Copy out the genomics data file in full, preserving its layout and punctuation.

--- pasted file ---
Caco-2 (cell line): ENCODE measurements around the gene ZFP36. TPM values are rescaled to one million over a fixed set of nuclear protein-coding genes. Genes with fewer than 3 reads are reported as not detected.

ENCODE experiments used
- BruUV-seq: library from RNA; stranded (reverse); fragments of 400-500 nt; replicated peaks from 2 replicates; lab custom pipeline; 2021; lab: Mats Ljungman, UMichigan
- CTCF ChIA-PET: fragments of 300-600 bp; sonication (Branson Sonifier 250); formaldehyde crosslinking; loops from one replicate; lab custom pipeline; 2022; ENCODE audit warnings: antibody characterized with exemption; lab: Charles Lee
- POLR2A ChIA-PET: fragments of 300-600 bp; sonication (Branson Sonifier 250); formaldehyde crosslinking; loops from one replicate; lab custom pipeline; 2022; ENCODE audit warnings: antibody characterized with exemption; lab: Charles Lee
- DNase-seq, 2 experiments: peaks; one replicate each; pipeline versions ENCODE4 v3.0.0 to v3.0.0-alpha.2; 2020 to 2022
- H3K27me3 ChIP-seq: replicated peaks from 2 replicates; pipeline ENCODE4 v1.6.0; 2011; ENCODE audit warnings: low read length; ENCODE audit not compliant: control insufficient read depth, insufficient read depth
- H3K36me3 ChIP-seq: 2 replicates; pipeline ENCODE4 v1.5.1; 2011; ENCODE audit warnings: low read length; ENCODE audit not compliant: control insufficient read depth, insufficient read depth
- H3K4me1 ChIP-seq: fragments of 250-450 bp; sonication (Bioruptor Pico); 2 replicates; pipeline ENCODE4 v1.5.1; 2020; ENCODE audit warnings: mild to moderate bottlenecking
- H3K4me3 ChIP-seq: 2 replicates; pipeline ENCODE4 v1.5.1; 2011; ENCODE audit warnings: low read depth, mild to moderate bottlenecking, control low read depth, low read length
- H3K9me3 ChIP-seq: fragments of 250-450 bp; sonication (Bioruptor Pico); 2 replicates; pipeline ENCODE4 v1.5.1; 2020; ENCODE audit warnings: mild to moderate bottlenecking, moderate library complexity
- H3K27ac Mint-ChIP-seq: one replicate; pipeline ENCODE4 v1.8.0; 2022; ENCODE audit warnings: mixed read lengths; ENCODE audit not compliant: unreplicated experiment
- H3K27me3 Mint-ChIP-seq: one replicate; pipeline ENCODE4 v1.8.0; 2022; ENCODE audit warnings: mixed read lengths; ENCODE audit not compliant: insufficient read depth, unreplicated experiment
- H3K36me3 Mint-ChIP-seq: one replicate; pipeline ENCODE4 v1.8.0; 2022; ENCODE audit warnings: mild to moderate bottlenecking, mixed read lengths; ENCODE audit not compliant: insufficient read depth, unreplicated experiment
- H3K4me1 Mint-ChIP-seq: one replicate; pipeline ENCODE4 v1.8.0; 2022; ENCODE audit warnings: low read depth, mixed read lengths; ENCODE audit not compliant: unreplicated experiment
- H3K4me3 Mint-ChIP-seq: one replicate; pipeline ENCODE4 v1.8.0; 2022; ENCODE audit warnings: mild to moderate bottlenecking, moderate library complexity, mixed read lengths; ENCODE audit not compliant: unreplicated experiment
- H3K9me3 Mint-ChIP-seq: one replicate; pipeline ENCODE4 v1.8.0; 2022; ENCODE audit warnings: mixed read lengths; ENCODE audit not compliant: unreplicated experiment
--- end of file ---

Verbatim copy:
Caco-2 (cell line): ENCODE measurements around the gene ZFP36. TPM values are rescaled to one million over a fixed set of nuclear protein-coding genes. Genes with fewer than 3 reads are reported as not detected.

ENCODE experiments used
- BruUV-seq: library from RNA; stranded (reverse); fragments of 400-500 nt; replicated peaks from 2 replicates; lab custom pipeline; 2021; lab: Mats Ljungman, UMichigan
- CTCF ChIA-PET: fragments of 300-600 bp; sonication (Branson Sonifier 250); formaldehyde crosslinking; loops from one replicate; lab custom pipeline; 2022; ENCODE audit warnings: antibody characterized with exemption; lab: Charles Lee
- POLR2A ChIA-PET: fragments of 300-600 bp; sonication (Branson Sonifier 250); formaldehyde crosslinking; loops from one replicate; lab custom pipeline; 2022; ENCODE audit warnings: antibody characterized with exemption; lab: Charles Lee
- DNase-seq, 2 experiments: peaks; one replicate each; pipeline versions ENCODE4 v3.0.0 to v3.0.0-alpha.2; 2020 to 2022
- H3K27me3 ChIP-seq: replicated peaks from 2 replicates; pipeline ENCODE4 v1.6.0; 2011; ENCODE audit warnings: low read length; ENCODE audit not compliant: control insufficient read depth, insufficient read depth
- H3K36me3 ChIP-seq: 2 replicates; pipeline ENCODE4 v1.5.1; 2011; ENCODE audit warnings: low read length; ENCODE audit not compliant: control insufficient read depth, insufficient read depth
- H3K4me1 ChIP-seq: fragments of 250-450 bp; sonication (Bioruptor Pico); 2 replicates; pipeline ENCODE4 v1.5.1; 2020; ENCODE audit warnings: mild to moderate bottlenecking
- H3K4me3 ChIP-seq: 2 replicates; pipeline ENCODE4 v1.5.1; 2011; ENCODE audit warnings: low read depth, mild to moderate bottlenecking, control low read depth, low read length
- H3K9me3 ChIP-seq: fragments of 250-450 bp; sonication (Bioruptor Pico); 2 replicates; pipeline ENCODE4 v1.5.1; 2020; ENCODE audit warnings: mild to moderate bottlenecking, moderate library complexity
- H3K27ac Mint-ChIP-seq: one replicate; pipeline ENCODE4 v1.8.0; 2022; ENCODE audit warnings: mixed read lengths; ENCODE audit not compliant: unreplicated experiment
- H3K27me3 Mint-ChIP-seq: one replicate; pipeline ENCODE4 v1.8.0; 2022; ENCODE audit warnings: mixed read lengths; ENCODE audit not compliant: insufficient read depth, unreplicated experiment
- H3K36me3 Mint-ChIP-seq: one replicate; pipeline ENCODE4 v1.8.0; 2022; ENCODE audit warnings: mild to moderate bottlenecking, mixed read lengths; ENCODE audit not compliant: insufficient read depth, unreplicated experiment
- H3K4me1 Mint-ChIP-seq: one replicate; pipeline ENCODE4 v1.8.0; 2022; ENCODE audit warnings: low read depth, mixed read lengths; ENCODE audit not compliant: unreplicated experiment
- H3K4me3 Mint-ChIP-seq: one replicate; pipeline ENCODE4 v1.8.0; 2022; ENCODE audit warnings: mild to moderate bottlenecking, moderate library complexity, mixed read lengths; ENCODE audit not compliant: unreplicated experiment
- H3K9me3 Mint-ChIP-seq: one replicate; pipeline ENCODE4 v1.8.0; 2022; ENCODE audit warnings: mixed read lengths; ENCODE audit not compliant: unreplicated experiment